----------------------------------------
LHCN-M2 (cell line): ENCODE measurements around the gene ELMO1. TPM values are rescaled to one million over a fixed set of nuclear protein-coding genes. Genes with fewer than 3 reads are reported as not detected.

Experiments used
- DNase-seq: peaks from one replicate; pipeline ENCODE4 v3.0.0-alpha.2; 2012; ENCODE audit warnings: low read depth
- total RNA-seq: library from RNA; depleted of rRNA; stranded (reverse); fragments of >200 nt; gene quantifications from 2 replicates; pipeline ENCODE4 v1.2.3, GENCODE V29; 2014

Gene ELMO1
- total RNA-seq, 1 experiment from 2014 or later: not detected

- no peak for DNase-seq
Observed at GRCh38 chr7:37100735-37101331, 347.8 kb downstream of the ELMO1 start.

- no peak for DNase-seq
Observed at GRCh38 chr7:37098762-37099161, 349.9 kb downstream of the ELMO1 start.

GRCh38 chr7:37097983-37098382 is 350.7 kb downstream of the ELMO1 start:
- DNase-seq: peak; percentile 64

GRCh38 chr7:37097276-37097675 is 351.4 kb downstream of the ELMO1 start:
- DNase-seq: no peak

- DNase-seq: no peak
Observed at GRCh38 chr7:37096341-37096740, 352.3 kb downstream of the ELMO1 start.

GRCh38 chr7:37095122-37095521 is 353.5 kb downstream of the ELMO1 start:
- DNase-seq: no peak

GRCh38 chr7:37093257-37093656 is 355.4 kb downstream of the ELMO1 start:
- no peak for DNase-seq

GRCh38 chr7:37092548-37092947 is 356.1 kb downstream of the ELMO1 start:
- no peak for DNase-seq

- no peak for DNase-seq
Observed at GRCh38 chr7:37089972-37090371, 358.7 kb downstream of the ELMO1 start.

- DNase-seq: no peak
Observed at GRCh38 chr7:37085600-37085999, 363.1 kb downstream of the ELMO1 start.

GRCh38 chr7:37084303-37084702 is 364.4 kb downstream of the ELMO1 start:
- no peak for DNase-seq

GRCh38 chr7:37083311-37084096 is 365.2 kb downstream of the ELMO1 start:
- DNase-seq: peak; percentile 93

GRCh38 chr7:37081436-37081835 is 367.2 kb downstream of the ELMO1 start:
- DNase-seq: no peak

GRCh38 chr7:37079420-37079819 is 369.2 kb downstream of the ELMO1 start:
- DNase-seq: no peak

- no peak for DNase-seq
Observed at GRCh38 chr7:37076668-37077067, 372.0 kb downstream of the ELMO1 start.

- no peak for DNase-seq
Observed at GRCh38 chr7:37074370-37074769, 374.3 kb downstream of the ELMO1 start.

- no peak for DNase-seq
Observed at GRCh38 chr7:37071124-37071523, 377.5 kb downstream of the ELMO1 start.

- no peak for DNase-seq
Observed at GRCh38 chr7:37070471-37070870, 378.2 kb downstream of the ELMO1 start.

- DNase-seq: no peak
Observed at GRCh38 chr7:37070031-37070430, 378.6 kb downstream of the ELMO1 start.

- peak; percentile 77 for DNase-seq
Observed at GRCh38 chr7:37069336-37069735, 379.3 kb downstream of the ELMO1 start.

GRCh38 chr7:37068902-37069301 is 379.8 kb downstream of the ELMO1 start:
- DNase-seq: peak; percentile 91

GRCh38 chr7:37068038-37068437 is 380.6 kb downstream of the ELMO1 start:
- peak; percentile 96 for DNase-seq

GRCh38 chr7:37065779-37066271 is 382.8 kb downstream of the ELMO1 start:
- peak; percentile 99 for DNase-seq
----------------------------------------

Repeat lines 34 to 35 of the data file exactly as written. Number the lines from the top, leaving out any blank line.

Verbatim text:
- DNase-seq: no peak

- no peak for DNase-seq